This study was conducted at Unnan City Hospital in south-eastern Shimane Prefecture, rural Japan. The hospital has 281 care beds: 160 for acute care, 43 for comprehensive care, 30 for rehabilitation, and 48 for chronic care. The hospital has provided CBME to university students and residents of tertiary hospitals since 2004. Its curriculum ensures that medical students and residents experience various clinical situations for treating inpatients, outpatients, and patients in homes and community care. Each clinical setting has a medical teacher11.
Medical students and junior residents receive rural family medical education in medical and tertiary hospitals. As part of their university or hospital curriculum, they train in a family medicine internship or residency program at a rural hospital for a month with medical teachers and family medicine residents. The rural hospital annually accommodates 40 to 50 medical students and junior residents for training.
The hospital follows a rural family medicine education curriculum that includes three teachers, and residents encounter various clinical situations while treating patients. In their first year, residents work at the Unnan City Hospital and treat typical diseases in both inpatient and outpatient settings. In the second year, they work at a rural clinic (Kakeya Clinic) for months to learn about home care and community-oriented primary care. To broaden their scope of practice in internal medicine, pediatrics, and emergency medicine, residents also work at general or community hospitals for 18 months19.
Between April 2021 and December 2022, 53 medical students and 16 residents were assigned to participate in the CBME curriculum, including family medicine, at Unnan City Hospital. They voluntarily joined from university or tertiary hospitals across Japan. The training aims to produce the competencies required in Japan’s general medicine areas such as person-centered care, comprehensive and integrative approaches, interprofessional work, community orientation, professionalism, and systematic practice. We invited all participants in the CBME curriculum or family medicine residency program at Unnan City Hospital to undergo semi-structured interviews. In total, 38 medical students, 12 second-year residents, and 8 family medicine residents agreed to participate in this study.
Near-peer learning in rural community-based medical education
The Community Care Department of Unnan City Hospital implements team-based patient management, including NPL. In this department, 100 to 120 patients are admitted to the hospital, and family physicians care for approximately 1800 patients annually19. Each family medicine resident is assigned 15 to 20 patients. During the daily morning conference, they share their patients’ conditions with other members, and discuss management plans for the improvement of psychological safety in NPL. During the day, they consult the department director on their patients’ conditions, and safely progress with their treatments for improving the quality of care through NPL13.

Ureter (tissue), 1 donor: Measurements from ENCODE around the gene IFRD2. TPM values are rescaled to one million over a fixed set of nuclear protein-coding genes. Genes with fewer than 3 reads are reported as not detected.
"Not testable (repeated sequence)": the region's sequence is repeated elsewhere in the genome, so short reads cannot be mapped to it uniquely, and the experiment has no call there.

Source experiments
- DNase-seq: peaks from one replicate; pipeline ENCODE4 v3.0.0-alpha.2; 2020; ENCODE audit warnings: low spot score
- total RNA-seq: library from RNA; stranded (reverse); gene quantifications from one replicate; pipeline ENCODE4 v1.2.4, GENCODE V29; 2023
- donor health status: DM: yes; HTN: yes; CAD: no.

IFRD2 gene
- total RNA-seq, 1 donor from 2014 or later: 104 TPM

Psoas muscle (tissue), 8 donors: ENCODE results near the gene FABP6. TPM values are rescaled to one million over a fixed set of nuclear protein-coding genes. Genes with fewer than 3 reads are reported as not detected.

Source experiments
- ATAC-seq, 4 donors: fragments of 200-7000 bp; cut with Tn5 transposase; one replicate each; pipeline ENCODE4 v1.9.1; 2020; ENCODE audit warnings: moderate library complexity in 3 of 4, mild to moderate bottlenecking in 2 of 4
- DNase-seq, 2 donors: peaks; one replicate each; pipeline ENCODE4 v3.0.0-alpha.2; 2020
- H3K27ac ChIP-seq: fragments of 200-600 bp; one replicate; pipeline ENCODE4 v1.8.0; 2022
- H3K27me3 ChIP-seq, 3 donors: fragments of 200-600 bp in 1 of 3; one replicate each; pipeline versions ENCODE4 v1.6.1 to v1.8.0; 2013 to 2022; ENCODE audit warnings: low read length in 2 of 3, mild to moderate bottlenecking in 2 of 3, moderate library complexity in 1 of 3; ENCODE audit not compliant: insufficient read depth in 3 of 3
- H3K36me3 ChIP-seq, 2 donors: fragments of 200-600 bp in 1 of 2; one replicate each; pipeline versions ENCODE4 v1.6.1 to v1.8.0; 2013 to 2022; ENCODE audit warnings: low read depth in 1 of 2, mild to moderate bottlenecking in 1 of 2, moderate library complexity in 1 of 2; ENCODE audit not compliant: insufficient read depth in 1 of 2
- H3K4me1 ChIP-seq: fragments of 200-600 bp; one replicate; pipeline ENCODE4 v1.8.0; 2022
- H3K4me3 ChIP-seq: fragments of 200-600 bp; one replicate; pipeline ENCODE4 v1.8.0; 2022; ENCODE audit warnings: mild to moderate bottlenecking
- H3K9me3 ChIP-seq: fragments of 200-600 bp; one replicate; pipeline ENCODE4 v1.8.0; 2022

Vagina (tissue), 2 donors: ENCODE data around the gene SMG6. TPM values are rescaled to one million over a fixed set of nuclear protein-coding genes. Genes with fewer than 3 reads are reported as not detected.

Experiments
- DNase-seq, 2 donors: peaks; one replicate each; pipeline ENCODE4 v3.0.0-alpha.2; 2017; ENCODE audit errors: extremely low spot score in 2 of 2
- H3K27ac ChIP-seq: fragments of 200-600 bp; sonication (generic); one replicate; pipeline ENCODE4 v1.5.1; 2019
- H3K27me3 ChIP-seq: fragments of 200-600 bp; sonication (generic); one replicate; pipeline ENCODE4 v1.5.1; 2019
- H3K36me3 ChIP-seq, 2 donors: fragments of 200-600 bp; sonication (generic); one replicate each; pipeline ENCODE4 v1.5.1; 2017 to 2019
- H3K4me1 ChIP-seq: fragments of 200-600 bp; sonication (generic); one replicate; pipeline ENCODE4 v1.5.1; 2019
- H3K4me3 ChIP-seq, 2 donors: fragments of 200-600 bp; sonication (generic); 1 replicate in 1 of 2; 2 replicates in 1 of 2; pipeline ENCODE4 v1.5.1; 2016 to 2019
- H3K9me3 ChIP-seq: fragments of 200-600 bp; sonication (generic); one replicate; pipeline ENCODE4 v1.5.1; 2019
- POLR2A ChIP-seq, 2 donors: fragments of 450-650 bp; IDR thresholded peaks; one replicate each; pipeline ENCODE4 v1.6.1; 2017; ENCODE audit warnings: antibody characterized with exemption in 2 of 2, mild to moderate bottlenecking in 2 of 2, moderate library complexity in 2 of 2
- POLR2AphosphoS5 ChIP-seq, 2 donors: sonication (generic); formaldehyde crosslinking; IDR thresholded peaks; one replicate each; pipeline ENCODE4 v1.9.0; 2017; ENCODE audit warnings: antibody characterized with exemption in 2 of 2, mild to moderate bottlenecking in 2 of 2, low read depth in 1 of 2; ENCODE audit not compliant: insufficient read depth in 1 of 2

Among trainees in team practices, a family medicine supervisor supervises and shadows the three first-year, three second-year, and two third-year residents. Family medicine residents are allocated to two teams consisting of four or five members. In addition to the morning conference, each team shares and discusses their patients’ conditions and support each other, leading to effective patient management14.
Medical students and junior residents are allocated to each team. They belong to these teams and play the role of reporters and interpreters in patient management. Specifically, they take the clinical history and conduct physical examinations of all patients assigned to their team.
For psychological safety in NPL, family medicine residents and teachers encourage open communication and active listening, creating a safe space, providing constructive feedback based on learners’ characteristics, and promoting a learning culture18. They actively encourage medical students to speak up, ask questions, and share their opinions. They listen to the students and respond to their questions and concerns with respect and without judgement, to create a safe space in which they can make mistakes and learn from them. They provide students with regular and constructive feedback during discussions and conferences to promote a culture of learning that values continuous improvement, and encourages them to take risks and try new things. They respect the diversity of students and provide feedback to refine their medical skills and attitudes through weekly reflections.
Ethnography: Ethnography was employed to investigate the research purpose. Two researchers (RO and TK) acted as participatory investigators. All medical students, junior residents, and family medicine residents who participated in the educational curriculum were informed of the study’s purpose, and written consent was obtained before the observation. RO worked in all hospital wards, observed interactions among medical students, junior residents, and family medicine residents in each ward and conference, and took field notes during the observations. TK communicated with the participants regarding their learning in the educational curriculum, and investigated their difficulties and growth daily.